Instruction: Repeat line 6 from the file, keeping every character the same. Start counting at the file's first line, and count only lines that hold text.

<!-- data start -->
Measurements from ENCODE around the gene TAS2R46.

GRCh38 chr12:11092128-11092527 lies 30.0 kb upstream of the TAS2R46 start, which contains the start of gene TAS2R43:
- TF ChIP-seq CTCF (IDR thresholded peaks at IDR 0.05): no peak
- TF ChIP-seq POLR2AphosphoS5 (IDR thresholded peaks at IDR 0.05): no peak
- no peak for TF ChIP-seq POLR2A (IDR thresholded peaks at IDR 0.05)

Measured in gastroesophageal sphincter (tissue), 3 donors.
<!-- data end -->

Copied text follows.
Measured in gastroesophageal sphincter (tissue), 3 donors.